Discarding Our Assumptions: Digital Inclusion Fellowship Voices

In May 2015, NTEN and Google Fiber launched the Digital Inclusion Fellowship, a new national program investing in local communities and nonprofit organizations to address the digital divide. Sixteen Fellows are working this year on projects that include setting up basic computer skills courses, increasing home Internet usage, and volunteer recruitment and training. Dustin Steinacker shares his recent work as a Fellow in Provo, UT, working for the United Way of Utah County.

The United Way of Utah County began our adult digital literacy pilot program in early November. Our ultimate goal is to create self-sustaining, one-on-one computer mentoring and instruction programs throughout Utah County. We’re doing this by giving the volunteer population—primarily youth— the tools they need to start mentoring programs serving people where they themselves live, and opportunities to mentor potentially disadvantaged populations in partnership with The United Way.

Due to the need to build up a volunteer base and test our curriculum and mentoring strategies, we chose three locations for our pilot, each serving seniors: two local retirement homes—one Medicaid-subsidized, one not—and a local senior center which the United Way of Utah County has worked with in the past (for whom classes began just recently).

We quickly learned as we taught the classes to discard our assumptions about what people might need. The curriculum we’d initially planned took a three-lesson format: first teaching basic skills; then how to navigate a computer and use programs in the abstract; and then focusing on what our learners wanted to cover. However, our learners had such a broad range of backgrounds, positions, and needs that we quickly scrapped the need for a particular instruction format entirely. Here is a snapshot of our learners’ backgrounds:

  • Some people were very tech-savvy and merely needed a hand with more recent technology (like touchpads and tabbed browsing), while others were starting fresh.
  • Some were trying to transform their entire lifestyles, while others came to class with specific areas of focus—like figuring out the buttons on their new tablet, or learning how to use YouTube so that they could play music over the computer speakers in their rooms.
  • And finally, some had their own computers, either laptops they could bring to the class or desktops they couldn’t; while others took the opportunity to use the laptops we brought to check their email or accomplish other tasks in an environment where they could ask questions and seek help if needed.

Key recent successes have been beginning classes at this third site, and receiving an offer in the last few weeks from local college Brigham Young University to make our mentoring program an official program of their service center (allowing us to begin regular mentoring at still more sites). However, the highlights of the past six weeks which invariably come to mind are individual stories.

I’d like to share one of these stories in particular: Norm (name has been changed) hasn’t had a computer for a few years. He keeps his broken laptop at home, but the machine is useless—it won’t boot up to the desktop. His friends describe him as brilliant, though he’s lost quite a bit of confidence in the past few years after having a stroke and finding simple tasks, including computing, to be very difficult. Norm attended our first class. Even with his limited ability to express, I could tell that he was intimidated. As one of three volunteers, I did my best to give Norm the individual time that I knew he needed in order to feel that his concerns and priorities were being addressed. Still, he seemed closed-off and distant, and he didn’t show up the next week, or indeed for the following month. The others who knew Norm insisted that he’d never be back.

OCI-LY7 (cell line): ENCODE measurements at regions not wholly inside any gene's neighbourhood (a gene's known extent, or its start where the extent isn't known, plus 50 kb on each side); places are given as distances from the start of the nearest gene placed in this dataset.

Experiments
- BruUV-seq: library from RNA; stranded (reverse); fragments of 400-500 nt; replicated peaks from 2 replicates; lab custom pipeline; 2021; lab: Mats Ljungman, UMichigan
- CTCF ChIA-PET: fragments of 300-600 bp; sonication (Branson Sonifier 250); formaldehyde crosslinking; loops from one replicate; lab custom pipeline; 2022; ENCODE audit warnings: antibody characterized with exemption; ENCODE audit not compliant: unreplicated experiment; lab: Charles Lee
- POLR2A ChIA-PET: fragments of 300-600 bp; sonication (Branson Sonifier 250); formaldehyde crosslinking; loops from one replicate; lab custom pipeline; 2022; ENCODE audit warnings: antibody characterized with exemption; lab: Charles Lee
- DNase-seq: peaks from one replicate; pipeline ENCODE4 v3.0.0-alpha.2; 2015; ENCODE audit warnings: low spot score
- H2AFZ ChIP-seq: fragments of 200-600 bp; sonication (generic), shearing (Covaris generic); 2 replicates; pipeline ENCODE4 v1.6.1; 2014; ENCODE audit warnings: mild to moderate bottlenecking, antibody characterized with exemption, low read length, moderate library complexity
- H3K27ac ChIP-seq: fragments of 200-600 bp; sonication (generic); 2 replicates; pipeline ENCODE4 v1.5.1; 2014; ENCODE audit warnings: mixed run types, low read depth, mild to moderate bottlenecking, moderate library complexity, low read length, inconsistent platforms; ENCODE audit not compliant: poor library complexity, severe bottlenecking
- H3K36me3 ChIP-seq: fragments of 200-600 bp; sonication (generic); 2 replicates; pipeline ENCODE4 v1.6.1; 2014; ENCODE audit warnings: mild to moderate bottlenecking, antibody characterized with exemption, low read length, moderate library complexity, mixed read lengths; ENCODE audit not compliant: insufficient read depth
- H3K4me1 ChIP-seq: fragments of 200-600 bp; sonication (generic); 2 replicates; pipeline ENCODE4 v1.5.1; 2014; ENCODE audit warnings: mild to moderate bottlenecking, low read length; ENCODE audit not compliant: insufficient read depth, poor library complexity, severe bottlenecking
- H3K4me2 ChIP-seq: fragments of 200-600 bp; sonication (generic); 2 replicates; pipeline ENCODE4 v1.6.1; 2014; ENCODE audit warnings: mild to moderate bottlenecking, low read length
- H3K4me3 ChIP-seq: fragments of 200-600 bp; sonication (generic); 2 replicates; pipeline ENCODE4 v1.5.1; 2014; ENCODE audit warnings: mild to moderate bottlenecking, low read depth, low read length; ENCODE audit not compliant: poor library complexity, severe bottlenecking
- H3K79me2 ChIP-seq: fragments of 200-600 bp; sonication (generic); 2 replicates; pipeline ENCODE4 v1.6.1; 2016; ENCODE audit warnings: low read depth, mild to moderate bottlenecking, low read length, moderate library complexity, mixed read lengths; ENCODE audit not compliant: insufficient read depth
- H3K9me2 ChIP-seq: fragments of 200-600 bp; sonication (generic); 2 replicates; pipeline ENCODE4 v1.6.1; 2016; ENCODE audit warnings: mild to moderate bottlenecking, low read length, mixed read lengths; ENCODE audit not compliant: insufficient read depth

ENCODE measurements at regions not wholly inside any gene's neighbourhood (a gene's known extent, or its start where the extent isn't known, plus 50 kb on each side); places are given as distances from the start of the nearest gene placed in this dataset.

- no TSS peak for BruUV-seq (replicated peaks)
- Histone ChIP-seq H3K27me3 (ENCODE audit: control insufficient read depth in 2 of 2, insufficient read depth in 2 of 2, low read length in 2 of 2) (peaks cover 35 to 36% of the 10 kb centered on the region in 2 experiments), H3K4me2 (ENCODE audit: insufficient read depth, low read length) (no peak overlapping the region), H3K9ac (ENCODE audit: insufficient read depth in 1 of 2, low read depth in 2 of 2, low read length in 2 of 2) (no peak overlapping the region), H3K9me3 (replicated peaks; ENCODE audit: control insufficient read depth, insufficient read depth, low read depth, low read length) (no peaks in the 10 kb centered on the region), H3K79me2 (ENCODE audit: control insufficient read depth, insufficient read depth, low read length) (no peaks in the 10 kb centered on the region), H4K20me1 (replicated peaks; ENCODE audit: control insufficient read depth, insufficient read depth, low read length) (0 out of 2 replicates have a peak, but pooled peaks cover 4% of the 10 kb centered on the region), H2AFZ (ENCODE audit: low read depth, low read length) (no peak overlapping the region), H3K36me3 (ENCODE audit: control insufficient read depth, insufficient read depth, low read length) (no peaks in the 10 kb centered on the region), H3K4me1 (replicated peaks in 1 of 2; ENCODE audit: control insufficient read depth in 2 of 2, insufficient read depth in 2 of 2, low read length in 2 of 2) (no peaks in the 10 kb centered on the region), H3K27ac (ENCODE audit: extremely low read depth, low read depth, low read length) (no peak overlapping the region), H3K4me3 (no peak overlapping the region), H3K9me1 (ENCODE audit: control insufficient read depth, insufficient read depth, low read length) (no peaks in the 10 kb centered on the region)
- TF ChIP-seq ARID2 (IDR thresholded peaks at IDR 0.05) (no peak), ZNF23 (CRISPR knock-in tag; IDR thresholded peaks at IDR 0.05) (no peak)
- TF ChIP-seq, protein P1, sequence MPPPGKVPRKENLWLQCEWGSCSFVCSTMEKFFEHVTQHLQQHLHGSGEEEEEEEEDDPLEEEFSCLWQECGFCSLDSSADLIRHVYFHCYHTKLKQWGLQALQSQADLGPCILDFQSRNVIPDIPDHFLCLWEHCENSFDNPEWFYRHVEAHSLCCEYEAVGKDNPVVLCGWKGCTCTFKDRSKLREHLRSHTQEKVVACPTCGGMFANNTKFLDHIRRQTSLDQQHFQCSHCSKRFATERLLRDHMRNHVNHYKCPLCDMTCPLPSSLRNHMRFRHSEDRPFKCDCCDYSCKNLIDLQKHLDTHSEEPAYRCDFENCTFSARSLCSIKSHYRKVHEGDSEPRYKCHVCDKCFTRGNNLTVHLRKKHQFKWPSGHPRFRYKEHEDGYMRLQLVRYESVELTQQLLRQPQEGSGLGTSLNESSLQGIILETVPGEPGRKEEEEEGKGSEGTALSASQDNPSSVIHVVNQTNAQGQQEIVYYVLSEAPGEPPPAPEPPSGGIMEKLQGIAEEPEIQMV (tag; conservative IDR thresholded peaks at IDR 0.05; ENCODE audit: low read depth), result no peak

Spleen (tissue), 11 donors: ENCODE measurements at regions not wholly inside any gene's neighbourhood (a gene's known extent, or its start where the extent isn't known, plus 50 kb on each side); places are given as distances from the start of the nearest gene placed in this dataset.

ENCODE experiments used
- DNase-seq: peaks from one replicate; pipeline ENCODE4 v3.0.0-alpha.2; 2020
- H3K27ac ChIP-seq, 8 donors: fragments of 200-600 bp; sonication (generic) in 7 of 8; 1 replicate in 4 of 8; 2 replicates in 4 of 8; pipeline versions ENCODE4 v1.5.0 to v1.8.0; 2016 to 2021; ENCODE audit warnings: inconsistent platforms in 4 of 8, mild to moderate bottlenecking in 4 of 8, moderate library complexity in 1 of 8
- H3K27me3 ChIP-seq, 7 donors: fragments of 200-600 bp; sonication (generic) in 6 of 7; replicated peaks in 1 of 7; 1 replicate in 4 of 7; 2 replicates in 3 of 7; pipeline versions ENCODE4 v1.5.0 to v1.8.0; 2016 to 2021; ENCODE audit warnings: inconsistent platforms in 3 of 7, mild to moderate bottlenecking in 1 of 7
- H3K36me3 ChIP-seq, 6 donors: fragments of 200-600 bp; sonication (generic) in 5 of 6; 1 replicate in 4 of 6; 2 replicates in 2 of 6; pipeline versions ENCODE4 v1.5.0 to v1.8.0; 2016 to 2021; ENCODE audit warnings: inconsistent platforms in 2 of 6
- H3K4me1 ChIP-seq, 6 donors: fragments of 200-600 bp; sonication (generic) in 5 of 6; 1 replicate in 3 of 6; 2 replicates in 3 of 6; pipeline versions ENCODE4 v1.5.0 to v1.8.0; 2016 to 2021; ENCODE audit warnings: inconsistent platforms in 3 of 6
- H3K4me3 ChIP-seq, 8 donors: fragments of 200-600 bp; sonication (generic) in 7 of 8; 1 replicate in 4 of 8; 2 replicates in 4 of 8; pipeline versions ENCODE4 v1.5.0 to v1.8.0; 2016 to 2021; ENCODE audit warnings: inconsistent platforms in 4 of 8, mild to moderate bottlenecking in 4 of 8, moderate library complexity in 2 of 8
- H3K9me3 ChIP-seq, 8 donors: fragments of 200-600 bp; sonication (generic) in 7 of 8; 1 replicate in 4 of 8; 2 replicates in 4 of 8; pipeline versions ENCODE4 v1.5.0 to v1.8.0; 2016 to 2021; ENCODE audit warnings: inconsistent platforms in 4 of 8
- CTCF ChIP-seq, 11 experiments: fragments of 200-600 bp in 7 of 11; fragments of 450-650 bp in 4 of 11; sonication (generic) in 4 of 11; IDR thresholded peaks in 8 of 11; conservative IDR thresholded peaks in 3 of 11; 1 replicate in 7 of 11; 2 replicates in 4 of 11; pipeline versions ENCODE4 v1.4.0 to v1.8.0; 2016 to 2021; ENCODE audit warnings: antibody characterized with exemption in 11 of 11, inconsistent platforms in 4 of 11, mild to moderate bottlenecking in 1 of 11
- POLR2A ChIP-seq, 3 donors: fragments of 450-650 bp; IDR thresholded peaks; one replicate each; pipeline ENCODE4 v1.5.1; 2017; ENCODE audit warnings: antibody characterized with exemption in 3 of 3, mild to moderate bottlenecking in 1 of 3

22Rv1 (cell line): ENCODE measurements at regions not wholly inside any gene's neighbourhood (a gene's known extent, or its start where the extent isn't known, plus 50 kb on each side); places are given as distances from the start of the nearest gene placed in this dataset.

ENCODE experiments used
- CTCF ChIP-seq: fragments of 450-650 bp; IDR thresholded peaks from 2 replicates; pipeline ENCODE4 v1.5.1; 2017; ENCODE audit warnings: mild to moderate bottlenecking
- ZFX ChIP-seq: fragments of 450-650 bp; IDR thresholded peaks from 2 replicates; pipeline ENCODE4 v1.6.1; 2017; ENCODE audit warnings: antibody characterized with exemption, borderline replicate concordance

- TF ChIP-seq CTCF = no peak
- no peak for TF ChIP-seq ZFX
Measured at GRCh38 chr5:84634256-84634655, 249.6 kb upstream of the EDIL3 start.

However, a few weeks later while we were holding our class, I saw Norm standing outside the door of the computer room. I invited him in, but he waved his arm and sat down outside the room, looking in periodically.

Near the end of the hour, after some people had left and things had begun to quiet down, Norm walked in at last and took a seat in front of one of the empty computers. I was able to sit down with him and, by the end of the class, he’d logged into his email account for the first time in years, and was already browsing online retailers for a new computer.

Everybody that I’ve met in our courses has a story. Whether it’s one they’re comfortable sharing or not, there’s no mistaking the glow in somebody’s eyes when they finally learn for the first time how to turn on their new tablet they were gifted; when they hear an album on YouTube for the first time in decades since they lost their vinyl copy; or when they learn how to download and share photos of their grandchildren on Facebook. These are all real stories. While each may be small, in the end they represent something very real and life-changing in its own way: a new skill (or a regained one). Empowerment, as the device they’ve had sitting in a drawer for weeks becomes something that they can actually use. Regaining connections with friends and family through social media and video chat that they’d otherwise only see in person, if ever.

Our vision is to involve the broader volunteer communities in Utah County in witnessing these little stories of transformation themselves, by providing training materials and confidence to those who contact the United Way looking for service opportunities, as well as those we can recruit to the effort. By doing so, we’re hoping to create a ripple effect which extends far beyond us, as digital newcomers and digital natives come together.

Dustin Steinacker